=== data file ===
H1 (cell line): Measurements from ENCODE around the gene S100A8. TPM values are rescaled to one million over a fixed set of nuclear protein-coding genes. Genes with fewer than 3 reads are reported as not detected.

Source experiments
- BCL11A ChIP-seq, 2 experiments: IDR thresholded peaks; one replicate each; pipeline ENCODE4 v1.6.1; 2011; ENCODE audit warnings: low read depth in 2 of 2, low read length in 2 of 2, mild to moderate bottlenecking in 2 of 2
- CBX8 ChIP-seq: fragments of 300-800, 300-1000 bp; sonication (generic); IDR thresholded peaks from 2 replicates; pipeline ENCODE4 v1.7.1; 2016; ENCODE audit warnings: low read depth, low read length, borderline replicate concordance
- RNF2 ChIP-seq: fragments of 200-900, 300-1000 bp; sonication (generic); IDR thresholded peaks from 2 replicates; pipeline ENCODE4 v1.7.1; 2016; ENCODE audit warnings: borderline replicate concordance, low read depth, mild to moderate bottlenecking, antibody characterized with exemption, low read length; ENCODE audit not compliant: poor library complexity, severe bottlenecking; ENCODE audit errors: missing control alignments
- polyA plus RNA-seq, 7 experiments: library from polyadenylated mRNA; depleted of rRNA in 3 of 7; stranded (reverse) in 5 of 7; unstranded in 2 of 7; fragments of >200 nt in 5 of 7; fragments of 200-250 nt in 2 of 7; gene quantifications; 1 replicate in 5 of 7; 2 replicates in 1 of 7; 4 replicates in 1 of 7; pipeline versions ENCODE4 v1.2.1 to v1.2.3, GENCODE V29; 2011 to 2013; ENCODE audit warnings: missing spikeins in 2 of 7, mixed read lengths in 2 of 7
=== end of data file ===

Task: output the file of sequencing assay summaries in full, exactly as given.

H1 (cell line): Measurements from ENCODE around the gene S100A8. TPM values are rescaled to one million over a fixed set of nuclear protein-coding genes. Genes with fewer than 3 reads are reported as not detected.

Source experiments
- BCL11A ChIP-seq, 2 experiments: IDR thresholded peaks; one replicate each; pipeline ENCODE4 v1.6.1; 2011; ENCODE audit warnings: low read depth in 2 of 2, low read length in 2 of 2, mild to moderate bottlenecking in 2 of 2
- CBX8 ChIP-seq: fragments of 300-800, 300-1000 bp; sonication (generic); IDR thresholded peaks from 2 replicates; pipeline ENCODE4 v1.7.1; 2016; ENCODE audit warnings: low read depth, low read length, borderline replicate concordance
- RNF2 ChIP-seq: fragments of 200-900, 300-1000 bp; sonication (generic); IDR thresholded peaks from 2 replicates; pipeline ENCODE4 v1.7.1; 2016; ENCODE audit warnings: borderline replicate concordance, low read depth, mild to moderate bottlenecking, antibody characterized with exemption, low read length; ENCODE audit not compliant: poor library complexity, severe bottlenecking; ENCODE audit errors: missing control alignments
- polyA plus RNA-seq, 7 experiments: library from polyadenylated mRNA; depleted of rRNA in 3 of 7; stranded (reverse) in 5 of 7; unstranded in 2 of 7; fragments of >200 nt in 5 of 7; fragments of 200-250 nt in 2 of 7; gene quantifications; 1 replicate in 5 of 7; 2 replicates in 1 of 7; 4 replicates in 1 of 7; pipeline versions ENCODE4 v1.2.1 to v1.2.3, GENCODE V29; 2011 to 2013; ENCODE audit warnings: missing spikeins in 2 of 7, mixed read lengths in 2 of 7